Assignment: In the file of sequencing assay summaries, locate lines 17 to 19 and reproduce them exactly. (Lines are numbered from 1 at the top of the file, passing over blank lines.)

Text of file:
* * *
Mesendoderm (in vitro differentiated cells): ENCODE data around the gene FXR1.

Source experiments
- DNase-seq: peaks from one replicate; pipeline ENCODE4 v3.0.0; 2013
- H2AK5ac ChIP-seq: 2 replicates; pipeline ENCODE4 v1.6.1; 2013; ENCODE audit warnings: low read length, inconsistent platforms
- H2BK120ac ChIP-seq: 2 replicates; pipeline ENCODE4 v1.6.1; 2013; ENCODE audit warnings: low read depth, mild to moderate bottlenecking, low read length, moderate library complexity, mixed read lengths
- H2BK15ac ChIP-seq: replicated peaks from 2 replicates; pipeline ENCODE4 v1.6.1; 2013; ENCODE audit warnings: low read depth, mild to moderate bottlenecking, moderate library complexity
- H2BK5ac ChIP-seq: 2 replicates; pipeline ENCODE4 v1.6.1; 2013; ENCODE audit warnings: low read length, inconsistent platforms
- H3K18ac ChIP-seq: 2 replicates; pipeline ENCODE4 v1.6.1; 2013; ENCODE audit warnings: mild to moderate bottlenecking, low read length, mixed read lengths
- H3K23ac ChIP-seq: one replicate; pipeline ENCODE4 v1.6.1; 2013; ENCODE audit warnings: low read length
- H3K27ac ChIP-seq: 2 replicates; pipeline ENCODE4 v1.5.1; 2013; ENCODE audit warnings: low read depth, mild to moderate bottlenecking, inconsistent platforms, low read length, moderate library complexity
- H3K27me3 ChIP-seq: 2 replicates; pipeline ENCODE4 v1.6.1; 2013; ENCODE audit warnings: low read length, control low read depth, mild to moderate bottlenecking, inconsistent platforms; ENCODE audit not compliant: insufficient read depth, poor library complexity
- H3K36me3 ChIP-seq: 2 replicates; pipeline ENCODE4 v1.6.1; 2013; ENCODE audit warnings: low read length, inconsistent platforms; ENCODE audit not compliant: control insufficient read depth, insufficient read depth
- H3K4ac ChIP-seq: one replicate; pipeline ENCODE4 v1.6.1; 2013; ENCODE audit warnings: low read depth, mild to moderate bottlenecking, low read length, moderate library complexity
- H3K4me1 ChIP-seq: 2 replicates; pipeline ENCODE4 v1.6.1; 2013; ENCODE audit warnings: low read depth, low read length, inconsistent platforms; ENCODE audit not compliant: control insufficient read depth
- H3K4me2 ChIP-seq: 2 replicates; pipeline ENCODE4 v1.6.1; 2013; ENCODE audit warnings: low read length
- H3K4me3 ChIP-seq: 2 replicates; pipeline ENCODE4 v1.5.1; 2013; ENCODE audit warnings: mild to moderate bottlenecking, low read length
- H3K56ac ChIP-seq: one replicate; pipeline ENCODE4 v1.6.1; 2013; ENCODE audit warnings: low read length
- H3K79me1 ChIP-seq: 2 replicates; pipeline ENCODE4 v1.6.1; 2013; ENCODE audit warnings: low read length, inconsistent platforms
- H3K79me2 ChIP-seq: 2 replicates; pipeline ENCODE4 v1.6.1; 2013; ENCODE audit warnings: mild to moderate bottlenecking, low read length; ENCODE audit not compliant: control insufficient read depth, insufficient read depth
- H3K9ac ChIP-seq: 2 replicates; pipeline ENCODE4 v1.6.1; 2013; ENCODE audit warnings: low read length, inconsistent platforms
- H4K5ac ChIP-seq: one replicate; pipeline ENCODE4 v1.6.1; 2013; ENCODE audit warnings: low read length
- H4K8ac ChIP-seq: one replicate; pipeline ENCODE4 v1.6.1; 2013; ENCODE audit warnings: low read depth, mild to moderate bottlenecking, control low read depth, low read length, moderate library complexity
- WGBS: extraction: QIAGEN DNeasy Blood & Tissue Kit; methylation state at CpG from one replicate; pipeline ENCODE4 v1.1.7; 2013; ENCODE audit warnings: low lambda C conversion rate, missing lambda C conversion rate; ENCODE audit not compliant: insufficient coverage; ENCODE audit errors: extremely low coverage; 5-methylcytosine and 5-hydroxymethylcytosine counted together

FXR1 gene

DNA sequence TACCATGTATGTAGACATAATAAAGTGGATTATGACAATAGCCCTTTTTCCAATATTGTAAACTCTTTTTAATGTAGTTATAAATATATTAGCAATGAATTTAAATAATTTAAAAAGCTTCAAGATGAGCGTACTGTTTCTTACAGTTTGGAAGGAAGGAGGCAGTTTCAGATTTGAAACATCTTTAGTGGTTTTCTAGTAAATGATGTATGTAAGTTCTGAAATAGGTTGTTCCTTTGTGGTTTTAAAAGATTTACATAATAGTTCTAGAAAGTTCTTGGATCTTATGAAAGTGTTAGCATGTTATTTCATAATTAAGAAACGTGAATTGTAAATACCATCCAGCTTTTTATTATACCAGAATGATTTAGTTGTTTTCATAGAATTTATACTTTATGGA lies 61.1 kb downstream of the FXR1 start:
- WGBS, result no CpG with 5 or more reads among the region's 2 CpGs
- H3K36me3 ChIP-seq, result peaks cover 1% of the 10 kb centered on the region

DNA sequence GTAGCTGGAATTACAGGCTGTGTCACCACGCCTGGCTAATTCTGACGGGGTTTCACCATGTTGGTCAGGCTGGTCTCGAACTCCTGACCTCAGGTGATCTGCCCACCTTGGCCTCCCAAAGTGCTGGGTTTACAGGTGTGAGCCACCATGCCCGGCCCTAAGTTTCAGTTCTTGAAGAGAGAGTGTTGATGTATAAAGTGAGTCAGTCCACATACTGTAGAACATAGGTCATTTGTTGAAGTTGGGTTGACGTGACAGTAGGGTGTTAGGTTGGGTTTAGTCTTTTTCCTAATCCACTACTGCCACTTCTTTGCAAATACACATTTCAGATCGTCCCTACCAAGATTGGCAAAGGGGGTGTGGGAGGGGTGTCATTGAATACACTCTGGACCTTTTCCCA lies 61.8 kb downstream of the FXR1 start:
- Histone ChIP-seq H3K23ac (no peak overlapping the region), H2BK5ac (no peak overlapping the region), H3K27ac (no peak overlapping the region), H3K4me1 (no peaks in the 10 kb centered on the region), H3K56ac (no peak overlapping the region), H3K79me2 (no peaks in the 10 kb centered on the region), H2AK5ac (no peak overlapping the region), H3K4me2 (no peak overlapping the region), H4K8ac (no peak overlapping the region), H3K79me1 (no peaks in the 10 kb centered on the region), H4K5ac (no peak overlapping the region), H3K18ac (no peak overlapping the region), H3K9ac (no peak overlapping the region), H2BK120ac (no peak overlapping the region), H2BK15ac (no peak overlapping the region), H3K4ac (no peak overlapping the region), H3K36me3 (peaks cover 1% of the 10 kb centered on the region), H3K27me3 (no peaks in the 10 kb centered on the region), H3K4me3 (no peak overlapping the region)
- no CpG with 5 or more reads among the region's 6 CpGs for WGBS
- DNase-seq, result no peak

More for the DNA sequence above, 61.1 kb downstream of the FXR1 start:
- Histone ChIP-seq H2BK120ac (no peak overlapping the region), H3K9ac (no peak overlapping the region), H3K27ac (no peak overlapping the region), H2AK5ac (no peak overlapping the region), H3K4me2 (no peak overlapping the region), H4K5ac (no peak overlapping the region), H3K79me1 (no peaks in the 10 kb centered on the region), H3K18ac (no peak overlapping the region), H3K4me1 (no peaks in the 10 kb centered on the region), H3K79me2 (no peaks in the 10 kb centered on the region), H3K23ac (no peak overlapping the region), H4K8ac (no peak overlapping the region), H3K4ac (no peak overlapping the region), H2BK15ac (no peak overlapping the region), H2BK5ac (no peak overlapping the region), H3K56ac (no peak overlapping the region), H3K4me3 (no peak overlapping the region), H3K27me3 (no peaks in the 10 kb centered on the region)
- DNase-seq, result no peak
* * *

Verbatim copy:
- H3K56ac ChIP-seq: one replicate; pipeline ENCODE4 v1.6.1; 2013; ENCODE audit warnings: low read length
- H3K79me1 ChIP-seq: 2 replicates; pipeline ENCODE4 v1.6.1; 2013; ENCODE audit warnings: low read length, inconsistent platforms
- H3K79me2 ChIP-seq: 2 replicates; pipeline ENCODE4 v1.6.1; 2013; ENCODE audit warnings: mild to moderate bottlenecking, low read length; ENCODE audit not compliant: control insufficient read depth, insufficient read depth